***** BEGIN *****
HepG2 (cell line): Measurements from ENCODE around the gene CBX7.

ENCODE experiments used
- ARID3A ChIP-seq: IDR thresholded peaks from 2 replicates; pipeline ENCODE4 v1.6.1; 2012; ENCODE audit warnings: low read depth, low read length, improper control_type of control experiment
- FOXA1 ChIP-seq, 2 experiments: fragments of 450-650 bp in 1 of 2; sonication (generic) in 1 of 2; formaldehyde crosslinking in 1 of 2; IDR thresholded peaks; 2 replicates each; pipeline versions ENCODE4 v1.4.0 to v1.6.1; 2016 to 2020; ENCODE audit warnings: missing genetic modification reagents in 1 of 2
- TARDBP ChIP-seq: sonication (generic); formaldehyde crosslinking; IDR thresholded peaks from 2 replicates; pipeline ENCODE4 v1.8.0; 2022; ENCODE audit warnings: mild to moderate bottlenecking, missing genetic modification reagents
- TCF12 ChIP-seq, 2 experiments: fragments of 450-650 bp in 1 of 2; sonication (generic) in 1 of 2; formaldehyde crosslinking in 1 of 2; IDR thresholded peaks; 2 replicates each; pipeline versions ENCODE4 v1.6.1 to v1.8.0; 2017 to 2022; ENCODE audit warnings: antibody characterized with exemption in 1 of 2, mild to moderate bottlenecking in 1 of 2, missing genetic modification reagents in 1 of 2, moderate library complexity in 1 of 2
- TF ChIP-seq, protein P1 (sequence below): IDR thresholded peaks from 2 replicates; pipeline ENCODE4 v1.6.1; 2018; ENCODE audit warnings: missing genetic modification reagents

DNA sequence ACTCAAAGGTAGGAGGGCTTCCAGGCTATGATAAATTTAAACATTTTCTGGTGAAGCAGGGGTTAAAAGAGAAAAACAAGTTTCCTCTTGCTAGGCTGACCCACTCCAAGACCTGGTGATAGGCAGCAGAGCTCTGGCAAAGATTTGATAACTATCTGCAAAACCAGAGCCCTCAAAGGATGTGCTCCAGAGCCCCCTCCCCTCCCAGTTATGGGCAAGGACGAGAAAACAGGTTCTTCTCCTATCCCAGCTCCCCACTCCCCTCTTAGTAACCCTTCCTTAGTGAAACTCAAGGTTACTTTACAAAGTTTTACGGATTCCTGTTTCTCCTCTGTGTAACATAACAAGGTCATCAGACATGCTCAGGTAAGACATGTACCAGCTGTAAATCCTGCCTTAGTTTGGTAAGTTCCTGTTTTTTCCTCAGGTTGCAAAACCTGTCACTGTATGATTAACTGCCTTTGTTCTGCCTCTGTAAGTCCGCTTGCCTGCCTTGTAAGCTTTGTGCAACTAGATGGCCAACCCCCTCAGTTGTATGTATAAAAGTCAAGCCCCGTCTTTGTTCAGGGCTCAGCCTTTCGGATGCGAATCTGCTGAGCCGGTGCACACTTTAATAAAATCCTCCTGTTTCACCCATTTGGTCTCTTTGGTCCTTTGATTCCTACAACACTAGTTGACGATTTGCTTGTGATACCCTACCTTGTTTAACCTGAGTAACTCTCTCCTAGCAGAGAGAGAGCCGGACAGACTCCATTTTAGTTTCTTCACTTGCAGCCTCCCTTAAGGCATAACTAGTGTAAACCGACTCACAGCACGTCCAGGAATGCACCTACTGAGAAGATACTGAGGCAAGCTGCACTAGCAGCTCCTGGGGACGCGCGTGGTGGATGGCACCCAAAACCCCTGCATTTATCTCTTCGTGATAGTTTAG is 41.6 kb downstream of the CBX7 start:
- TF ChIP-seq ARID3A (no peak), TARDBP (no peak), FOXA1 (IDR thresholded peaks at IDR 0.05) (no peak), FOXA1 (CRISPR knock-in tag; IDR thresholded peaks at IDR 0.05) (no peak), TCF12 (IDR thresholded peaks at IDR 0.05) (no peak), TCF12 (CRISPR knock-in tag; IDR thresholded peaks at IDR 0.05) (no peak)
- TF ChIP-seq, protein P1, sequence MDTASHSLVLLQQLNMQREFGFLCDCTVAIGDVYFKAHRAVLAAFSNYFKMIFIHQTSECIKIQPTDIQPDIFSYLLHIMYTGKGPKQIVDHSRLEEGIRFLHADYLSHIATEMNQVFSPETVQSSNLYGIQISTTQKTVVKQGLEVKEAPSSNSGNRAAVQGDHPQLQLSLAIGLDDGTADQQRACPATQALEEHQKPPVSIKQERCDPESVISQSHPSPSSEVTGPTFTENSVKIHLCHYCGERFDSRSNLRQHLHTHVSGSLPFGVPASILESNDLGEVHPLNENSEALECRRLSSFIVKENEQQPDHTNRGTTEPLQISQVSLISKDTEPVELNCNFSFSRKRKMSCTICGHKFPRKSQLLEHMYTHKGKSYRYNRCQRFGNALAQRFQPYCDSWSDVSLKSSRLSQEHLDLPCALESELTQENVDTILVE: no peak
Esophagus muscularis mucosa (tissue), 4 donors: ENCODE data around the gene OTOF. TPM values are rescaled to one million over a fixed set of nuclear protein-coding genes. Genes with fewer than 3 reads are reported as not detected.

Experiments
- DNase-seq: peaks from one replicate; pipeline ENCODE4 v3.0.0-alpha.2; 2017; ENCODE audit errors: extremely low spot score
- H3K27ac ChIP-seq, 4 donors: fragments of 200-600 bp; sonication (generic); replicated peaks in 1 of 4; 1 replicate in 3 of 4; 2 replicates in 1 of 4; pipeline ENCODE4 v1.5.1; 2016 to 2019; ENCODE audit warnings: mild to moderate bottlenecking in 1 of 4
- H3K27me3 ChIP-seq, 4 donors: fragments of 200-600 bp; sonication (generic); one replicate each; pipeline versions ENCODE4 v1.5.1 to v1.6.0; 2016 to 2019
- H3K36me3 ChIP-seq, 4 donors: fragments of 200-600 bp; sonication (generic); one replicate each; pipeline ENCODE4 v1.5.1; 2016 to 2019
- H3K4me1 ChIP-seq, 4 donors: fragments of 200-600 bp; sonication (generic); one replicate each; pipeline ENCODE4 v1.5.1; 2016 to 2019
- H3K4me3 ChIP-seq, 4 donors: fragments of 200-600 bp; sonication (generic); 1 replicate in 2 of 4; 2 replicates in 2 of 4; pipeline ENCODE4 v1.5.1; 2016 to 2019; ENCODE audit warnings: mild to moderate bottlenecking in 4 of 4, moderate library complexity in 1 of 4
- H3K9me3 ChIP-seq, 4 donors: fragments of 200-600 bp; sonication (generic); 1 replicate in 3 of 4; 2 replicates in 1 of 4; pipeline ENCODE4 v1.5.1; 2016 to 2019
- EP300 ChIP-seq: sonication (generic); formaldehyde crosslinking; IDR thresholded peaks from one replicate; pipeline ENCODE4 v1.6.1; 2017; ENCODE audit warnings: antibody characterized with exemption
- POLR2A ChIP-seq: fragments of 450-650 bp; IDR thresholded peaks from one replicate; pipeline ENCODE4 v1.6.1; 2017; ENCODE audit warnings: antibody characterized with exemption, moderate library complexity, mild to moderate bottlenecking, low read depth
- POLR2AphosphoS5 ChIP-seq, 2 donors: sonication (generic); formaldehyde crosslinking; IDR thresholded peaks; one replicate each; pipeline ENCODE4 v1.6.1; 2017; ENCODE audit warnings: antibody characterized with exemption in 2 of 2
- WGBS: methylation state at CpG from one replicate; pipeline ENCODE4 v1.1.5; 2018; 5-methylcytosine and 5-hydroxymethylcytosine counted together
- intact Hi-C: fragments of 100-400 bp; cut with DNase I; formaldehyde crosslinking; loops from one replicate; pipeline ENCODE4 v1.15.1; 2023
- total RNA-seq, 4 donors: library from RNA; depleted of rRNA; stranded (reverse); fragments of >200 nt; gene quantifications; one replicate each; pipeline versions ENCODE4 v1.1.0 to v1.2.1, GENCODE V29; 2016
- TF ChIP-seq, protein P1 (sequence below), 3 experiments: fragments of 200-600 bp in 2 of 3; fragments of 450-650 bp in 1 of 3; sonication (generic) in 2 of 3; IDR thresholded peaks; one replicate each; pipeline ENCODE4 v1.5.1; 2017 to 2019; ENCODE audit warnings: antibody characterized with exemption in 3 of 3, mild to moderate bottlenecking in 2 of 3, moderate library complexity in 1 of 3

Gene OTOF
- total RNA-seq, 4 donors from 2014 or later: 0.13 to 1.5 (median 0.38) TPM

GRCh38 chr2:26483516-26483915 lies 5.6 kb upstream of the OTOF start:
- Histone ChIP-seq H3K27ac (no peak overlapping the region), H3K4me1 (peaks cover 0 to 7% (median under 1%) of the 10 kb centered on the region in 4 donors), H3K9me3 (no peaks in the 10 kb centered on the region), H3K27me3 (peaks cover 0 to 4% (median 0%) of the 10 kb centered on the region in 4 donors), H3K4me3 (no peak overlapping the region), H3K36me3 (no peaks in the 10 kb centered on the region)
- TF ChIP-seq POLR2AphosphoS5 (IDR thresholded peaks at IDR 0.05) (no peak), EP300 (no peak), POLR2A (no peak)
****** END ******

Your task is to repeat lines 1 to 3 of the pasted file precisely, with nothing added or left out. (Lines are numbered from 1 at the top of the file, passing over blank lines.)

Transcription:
HepG2 (cell line): Measurements from ENCODE around the gene CBX7.

ENCODE experiments used
- ARID3A ChIP-seq: IDR thresholded peaks from 2 replicates; pipeline ENCODE4 v1.6.1; 2012; ENCODE audit warnings: low read depth, low read length, improper control_type of control experiment